Wednesday, December 02, 2009

Four Studies That Ponder the Road From Here

Joel Makower over at GreenBiz summarizes four year-end studies plotting the path forward.  They include, writes Makower:
  • Managing the Unavoidable - aimed at better understanding the impact of climate change on companies and their investors in four sectors: electric utilities, oil and gas, real estate, and water utilities. The focus was on climate change adaptation, not mitigation -- that is, how companies in these sectors will shift their products, processes, and policies to succeed in a world grown warmer, but not necessarily what they'll do to help prevent warming in the first place.  
The takeaway:

Climate change adaptation strategy is becoming a boardroom issue. It may no longer be enough to measure and manage one's carbon footprint. Companies that don't have a strategy to adapt to climate change may find themselves reeling from "surprises" they might have otherwise anticipated.
  • Major Tipping Points in the Earth's Climate System and Consequences for the Insurance Sector by the insurance giant Allianz and the nonprofit environmental group WWF.   It ponders the small changes that, at some point, could cause big changes in weather, sea levels, and other things. It chronicles several potential consequences -- sea-level rise along North American coasts, Indian Summer monsoons in Asia, Amazon die-back and drought, desertification of the southwestern U.S. -- and the "insurance aspects" for each.
The take-away:

The impacts of climate change on companies may not come through horrific, sudden hurricanes, fires, or other calamities, but through seemingly small changes that rapidly turn into big ones. Once again, the need to anticipate and plan for various climate scenarios is rising in importance in some industries.
 The Takeaway:

Much as with energy, there's a strong understanding that "business as usual" is no longer an option in the water sector. Water will be an important investment theme for companies and governments in the coming decades, providing opportunities for those that can provide cost-effective solutions. And there is significant "low-hanging fruit," in which existing technology and water-management strategies can close the gap between what's available and what's needed.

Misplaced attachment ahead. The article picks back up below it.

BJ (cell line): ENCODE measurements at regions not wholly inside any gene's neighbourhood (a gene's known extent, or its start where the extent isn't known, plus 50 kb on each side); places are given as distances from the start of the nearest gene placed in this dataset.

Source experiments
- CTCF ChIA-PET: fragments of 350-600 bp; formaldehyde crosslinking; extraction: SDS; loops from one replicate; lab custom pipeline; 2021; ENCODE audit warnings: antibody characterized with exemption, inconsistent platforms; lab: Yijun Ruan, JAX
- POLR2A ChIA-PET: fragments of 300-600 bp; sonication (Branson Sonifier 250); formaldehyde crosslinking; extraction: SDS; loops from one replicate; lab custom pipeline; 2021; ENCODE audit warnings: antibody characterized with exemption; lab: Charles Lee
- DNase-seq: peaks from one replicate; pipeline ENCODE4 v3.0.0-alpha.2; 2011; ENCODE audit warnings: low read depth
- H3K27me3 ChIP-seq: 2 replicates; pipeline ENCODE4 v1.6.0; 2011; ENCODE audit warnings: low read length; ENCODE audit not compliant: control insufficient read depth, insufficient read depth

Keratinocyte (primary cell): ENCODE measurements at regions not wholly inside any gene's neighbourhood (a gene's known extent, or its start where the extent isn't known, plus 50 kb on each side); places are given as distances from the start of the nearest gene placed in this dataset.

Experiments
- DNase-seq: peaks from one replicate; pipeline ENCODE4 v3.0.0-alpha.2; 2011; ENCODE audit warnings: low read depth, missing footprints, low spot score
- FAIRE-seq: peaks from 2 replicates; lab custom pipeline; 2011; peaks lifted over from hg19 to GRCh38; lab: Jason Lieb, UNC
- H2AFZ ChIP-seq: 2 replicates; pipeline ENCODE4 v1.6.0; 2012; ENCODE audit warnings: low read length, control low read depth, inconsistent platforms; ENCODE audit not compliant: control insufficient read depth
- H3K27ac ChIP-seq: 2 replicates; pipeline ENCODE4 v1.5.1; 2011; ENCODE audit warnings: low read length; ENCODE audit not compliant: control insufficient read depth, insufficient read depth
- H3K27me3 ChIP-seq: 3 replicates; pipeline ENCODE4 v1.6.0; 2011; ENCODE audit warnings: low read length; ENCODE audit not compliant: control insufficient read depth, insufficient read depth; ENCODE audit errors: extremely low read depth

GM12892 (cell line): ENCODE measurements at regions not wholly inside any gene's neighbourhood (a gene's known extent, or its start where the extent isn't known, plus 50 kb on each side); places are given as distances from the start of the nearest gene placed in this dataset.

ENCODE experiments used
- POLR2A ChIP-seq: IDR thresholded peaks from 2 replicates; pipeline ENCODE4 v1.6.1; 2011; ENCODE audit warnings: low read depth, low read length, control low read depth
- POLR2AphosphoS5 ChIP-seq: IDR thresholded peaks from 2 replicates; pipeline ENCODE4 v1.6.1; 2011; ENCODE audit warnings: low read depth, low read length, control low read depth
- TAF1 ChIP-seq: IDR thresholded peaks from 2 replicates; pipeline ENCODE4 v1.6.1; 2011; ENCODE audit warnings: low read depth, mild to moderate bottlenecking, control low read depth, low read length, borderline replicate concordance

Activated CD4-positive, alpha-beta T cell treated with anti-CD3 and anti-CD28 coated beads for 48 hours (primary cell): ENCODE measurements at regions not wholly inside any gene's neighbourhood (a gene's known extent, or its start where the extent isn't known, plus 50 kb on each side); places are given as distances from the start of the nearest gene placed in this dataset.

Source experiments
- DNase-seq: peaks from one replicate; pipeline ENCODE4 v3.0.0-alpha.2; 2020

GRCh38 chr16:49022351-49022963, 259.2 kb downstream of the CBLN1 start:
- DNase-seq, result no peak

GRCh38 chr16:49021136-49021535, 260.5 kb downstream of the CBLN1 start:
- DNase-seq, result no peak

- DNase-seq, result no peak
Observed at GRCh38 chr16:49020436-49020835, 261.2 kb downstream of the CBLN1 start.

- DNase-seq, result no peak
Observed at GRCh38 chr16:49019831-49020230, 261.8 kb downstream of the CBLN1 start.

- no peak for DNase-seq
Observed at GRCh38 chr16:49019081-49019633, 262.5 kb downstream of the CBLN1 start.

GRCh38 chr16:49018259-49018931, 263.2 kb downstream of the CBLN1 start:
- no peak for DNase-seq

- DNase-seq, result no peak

• Betting on Science" (PDF), a report from Accenture that looks at technologies in transport fuels that have the potential to "disrupt" the current views of supply, demand and greenhouse gas emissions in the next decade.
The takeaway, says Makower of this fourth study:

Research and development of oil alternatives is robust, with dozens of companies working to bring a wide range of alternatives to market. The question is no longer if or how these technologies will be commercialized, but when and how fast.

With the mainstream news media mainly bombarding us with heated "debates" over climate change and green economy issues (with some impressive exceptions, of course), it's refreshing to read analyses like this.  Like Makower -- and many of us -- I find the current transitional stage of society to be absolutely fascinating.

I continue to watch and participate with some mix of curiosity, hope, excitement, anticipation, dread, and inspiration.

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